VA home loans
are a great tool for mortgage originators to help those who’ve served our country find a home of their own. But often overlooked is the fact that a VA loan doesn’t necessarily have to go to a veteran – the surviving spouse of a deceased veteran is often eligible as well.
Veterans and active-duty members of the military are generally eligible for VA loans if they’ve served at least 90 days of active duty in wartime, 181 days of active duty in peacetime, or six years in the National Guard or Reserve. Once a veteran gains eligibility, that eligibility never expires.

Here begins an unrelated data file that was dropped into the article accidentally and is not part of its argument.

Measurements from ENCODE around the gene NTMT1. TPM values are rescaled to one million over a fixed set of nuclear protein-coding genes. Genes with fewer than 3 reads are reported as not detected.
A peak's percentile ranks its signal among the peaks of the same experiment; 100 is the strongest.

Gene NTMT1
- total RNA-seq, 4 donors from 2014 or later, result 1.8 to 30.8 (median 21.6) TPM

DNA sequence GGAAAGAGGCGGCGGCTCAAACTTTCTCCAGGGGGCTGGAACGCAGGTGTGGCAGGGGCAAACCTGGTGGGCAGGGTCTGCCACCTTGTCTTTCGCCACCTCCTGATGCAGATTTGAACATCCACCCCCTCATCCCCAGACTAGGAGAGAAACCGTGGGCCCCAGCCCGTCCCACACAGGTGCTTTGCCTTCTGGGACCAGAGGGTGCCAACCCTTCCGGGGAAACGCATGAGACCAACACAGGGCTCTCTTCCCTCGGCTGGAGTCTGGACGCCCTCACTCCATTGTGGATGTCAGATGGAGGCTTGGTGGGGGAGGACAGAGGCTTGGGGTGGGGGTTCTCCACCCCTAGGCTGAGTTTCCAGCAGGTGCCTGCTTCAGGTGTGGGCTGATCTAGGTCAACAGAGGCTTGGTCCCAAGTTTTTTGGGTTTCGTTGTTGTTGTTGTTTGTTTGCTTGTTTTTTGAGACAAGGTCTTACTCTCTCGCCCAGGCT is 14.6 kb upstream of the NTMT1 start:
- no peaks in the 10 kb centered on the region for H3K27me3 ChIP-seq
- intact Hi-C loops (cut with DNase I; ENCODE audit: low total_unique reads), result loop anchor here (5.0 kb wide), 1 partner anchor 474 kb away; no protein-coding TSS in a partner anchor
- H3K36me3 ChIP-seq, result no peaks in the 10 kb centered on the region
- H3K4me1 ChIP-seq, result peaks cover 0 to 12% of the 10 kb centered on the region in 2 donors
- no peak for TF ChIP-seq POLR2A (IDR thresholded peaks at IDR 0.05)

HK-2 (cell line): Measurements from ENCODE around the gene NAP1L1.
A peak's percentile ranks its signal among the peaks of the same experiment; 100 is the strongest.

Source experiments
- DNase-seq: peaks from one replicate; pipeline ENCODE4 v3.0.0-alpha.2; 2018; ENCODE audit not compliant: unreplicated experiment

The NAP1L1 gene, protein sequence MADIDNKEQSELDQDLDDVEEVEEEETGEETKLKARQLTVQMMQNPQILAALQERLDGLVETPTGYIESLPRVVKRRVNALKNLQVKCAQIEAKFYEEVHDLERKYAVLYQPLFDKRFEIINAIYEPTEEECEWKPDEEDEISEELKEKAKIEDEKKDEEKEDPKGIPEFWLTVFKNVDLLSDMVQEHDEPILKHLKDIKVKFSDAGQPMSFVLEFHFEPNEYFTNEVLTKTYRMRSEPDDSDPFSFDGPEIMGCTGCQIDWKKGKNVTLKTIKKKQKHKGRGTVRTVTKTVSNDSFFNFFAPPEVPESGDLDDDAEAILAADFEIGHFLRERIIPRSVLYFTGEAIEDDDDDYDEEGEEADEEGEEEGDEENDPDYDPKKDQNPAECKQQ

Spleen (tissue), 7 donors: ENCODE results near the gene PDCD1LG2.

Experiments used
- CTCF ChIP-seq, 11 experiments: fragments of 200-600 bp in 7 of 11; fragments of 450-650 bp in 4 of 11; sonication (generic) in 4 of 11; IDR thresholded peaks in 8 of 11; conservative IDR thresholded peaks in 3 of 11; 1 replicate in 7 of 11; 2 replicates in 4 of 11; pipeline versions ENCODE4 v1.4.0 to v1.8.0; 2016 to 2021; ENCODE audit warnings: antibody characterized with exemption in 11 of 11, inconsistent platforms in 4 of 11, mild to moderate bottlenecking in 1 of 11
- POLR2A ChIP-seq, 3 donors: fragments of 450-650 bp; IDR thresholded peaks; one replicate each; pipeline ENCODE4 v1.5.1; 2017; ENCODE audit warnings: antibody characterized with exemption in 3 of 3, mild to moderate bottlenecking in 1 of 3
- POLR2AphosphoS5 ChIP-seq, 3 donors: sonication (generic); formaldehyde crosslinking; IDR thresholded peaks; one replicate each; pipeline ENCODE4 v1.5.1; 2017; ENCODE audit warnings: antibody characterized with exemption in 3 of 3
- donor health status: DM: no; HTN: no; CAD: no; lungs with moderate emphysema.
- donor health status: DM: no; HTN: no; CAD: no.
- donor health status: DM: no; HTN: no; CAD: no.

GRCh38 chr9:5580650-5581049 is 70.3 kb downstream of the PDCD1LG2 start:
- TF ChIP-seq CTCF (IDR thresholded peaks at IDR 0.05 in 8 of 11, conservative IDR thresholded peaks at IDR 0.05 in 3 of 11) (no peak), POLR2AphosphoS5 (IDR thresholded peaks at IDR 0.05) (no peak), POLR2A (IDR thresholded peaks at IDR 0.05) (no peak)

And if the veteran dies before using the benefit, it may pass to his or her surviving spouse. However, there are a few requirements that need to be met, according to a Mortgage Reports account. Among them, the deceased service member must have:
- Died in the line of duty;
- Died as a result of a service-connected disability;
- Been missing in action or a prisoner of war for at least 90 days; or
- Beed a totally disabled veteran for at least 10 years prior to death, and died from any cause.
Surviving spouses are also exempt from the VA funding fee, according to the Mortgage Reports. That means their loan balance and payments will be lower.